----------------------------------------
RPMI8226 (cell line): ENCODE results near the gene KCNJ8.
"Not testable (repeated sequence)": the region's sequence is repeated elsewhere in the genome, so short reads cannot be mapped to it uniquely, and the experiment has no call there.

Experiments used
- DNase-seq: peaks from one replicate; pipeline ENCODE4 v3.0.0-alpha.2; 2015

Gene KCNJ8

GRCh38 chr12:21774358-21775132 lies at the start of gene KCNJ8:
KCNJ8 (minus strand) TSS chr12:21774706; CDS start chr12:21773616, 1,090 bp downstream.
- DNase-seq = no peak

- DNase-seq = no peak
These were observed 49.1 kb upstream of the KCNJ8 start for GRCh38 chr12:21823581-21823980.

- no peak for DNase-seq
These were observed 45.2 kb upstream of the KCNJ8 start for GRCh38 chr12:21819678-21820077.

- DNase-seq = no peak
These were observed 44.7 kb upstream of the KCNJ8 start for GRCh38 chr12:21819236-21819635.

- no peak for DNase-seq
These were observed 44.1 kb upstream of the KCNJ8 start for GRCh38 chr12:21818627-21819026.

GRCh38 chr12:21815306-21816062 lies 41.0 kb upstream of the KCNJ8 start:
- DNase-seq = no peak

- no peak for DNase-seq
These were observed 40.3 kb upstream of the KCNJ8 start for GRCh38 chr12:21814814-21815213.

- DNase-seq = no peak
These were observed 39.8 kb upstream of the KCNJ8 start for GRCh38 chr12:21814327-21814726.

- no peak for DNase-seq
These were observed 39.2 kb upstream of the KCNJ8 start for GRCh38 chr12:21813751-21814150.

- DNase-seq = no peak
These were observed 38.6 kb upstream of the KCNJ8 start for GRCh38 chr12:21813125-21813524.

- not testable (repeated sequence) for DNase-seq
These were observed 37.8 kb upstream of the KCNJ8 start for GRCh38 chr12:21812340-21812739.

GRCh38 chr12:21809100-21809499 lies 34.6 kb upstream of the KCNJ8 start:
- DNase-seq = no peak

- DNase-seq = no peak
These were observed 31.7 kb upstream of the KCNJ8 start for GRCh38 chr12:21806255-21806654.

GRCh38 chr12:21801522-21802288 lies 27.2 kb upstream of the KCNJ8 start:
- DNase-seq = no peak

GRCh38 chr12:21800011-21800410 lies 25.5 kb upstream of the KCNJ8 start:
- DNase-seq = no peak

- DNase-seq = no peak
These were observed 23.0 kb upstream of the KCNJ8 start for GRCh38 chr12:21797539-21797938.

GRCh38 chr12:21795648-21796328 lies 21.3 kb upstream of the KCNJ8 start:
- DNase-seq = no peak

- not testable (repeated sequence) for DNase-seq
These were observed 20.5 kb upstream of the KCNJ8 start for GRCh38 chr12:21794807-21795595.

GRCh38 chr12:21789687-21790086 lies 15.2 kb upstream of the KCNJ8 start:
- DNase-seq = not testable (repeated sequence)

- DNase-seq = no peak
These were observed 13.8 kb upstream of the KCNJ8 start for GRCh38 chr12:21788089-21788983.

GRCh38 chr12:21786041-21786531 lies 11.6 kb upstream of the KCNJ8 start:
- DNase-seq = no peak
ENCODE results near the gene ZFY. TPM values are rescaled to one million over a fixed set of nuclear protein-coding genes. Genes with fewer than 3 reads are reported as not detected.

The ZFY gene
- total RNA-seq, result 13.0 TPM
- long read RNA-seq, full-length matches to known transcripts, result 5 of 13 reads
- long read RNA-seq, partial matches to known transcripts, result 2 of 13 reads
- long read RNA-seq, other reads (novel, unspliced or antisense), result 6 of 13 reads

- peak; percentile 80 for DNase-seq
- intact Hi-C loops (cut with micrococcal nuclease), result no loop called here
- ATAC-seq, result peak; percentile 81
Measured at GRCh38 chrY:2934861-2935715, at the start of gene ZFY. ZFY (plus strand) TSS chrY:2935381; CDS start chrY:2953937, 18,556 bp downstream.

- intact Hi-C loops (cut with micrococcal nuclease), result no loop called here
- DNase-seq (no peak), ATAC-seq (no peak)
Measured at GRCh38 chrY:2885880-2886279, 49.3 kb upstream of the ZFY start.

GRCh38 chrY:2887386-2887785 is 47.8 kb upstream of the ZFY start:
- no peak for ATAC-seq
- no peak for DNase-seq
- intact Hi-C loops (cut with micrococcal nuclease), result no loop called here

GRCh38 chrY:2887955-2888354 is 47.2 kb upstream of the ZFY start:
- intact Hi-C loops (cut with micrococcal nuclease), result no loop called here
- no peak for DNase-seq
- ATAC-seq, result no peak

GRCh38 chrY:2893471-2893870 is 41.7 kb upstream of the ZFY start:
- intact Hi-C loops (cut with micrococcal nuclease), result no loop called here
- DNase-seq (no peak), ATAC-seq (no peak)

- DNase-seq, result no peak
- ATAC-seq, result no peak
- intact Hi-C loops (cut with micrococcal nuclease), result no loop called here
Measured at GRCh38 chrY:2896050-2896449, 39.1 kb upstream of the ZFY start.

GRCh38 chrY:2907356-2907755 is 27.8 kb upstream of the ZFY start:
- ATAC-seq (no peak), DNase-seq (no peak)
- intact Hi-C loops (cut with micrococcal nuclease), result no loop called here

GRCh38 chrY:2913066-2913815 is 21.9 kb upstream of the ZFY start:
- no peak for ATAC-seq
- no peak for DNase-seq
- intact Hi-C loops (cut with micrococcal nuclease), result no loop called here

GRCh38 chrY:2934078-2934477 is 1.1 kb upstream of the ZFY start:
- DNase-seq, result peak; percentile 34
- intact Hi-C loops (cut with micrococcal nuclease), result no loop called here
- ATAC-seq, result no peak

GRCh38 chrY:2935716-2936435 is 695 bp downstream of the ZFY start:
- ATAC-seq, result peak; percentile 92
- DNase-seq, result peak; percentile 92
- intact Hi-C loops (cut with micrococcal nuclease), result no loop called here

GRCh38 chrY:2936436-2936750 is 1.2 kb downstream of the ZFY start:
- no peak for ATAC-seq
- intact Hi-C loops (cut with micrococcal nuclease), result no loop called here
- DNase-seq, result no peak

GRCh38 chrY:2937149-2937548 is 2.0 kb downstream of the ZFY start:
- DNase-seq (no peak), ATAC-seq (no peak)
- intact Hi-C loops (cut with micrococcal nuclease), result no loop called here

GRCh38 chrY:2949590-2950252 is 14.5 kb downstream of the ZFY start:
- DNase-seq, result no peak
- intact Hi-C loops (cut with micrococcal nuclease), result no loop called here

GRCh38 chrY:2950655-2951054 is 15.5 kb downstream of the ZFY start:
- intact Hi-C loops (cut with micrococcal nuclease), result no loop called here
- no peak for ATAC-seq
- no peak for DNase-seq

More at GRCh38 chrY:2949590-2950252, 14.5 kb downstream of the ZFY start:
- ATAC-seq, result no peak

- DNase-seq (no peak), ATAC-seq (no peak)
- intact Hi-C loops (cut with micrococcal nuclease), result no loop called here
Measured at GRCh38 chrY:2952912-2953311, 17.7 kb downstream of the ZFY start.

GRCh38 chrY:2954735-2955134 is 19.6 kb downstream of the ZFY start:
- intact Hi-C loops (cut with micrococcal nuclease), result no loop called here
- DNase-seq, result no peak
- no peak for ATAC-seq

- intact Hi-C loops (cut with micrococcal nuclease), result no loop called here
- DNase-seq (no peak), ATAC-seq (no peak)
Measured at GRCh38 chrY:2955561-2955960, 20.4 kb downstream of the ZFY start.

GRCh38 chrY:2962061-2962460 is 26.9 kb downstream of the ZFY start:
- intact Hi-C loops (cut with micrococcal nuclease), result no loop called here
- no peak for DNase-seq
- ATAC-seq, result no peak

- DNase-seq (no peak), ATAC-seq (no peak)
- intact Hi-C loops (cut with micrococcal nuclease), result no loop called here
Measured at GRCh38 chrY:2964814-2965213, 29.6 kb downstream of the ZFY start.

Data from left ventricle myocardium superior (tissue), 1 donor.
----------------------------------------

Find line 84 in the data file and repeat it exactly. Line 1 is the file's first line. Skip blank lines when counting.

GRCh38 chrY:2934078-2934477 is 1.1 kb upstream of the ZFY start: